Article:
Combinators in CSS are used to combine multiple CSS selectors. Combinators can be used in creative ways to select large groups of elements or increase specificity. The four types of combinators are,

  1. Descendant combinator (space)
  2. Child combinator (>)
  3. General sibling combinator (~)
  4. Adjacent sibling combinator (+)

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Descendant combinator

Descendant combinator is simply the space character. As the name implies, it selects the descendants.

div p {
    color: red;

The above CSS selects all paragraph that are descendants of div element. You can combine multiple descendant combinators to increase specifcity. CSS rules are overrided depending on specifcity.

Child combinator

Child combinator selects the direct children of the parent combinator.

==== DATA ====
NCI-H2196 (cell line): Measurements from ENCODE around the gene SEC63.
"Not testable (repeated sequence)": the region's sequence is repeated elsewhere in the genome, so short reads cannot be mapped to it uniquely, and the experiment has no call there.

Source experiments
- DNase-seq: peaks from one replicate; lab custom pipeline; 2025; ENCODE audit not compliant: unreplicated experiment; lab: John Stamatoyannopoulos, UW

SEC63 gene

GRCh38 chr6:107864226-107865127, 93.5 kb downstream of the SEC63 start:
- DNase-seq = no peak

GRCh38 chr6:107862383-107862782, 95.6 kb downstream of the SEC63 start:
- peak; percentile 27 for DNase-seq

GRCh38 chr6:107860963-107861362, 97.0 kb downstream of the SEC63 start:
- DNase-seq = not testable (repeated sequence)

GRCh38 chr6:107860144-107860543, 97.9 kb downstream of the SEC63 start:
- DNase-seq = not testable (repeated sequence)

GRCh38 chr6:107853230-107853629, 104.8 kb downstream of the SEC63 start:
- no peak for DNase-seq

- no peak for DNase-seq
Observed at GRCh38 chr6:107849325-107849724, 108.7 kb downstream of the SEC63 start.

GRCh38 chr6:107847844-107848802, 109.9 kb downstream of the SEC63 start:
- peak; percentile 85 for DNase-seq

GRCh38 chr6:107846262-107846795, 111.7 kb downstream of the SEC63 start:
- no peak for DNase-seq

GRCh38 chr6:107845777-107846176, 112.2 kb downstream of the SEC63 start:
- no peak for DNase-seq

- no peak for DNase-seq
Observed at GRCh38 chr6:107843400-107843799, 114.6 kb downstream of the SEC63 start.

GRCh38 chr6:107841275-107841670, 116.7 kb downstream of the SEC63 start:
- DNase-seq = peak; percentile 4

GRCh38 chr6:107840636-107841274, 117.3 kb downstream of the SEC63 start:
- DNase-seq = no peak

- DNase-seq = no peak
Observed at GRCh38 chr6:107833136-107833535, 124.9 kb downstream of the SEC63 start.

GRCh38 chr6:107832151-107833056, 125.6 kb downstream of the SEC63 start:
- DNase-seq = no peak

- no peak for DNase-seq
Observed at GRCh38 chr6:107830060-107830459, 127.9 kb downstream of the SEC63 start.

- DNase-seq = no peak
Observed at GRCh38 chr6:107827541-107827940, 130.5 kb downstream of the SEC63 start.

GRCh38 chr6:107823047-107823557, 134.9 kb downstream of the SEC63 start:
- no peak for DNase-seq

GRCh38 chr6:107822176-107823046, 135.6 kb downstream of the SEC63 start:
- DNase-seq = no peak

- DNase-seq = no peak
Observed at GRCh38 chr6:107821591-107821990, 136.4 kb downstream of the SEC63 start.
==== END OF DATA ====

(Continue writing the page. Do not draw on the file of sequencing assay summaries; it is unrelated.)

div > p {
    color: red;

The difference between above two codes is that the the first one will select all paragraph elements that comes under a div. The second one will only select the direct children. So if there are paragraphs nested inside some other tags, styles won't be applied to them.

General sibling combinator

General sibling combinator selects all elements that comes after a specified element.

div ~ p {
    color: red;

The above CSS will select all paragraphs that comes after a div. It doesn't matter even if there is other html tags in between. All paragraphs the comes after a div will be selected.

Adjacent sibling combinator

Adjacent sibling combinator selects the element that comes after a specified element.

div + p {
    color: red;

The above CSS selects all paragraphs that comes just after a div. This is useful for spacing purposes. For example, if you want to add space on top of images that comes just after a section.

Written by Aravind Sanjeev, an India-based blogger and web developer. Read all his posts. You can also find him on twitter.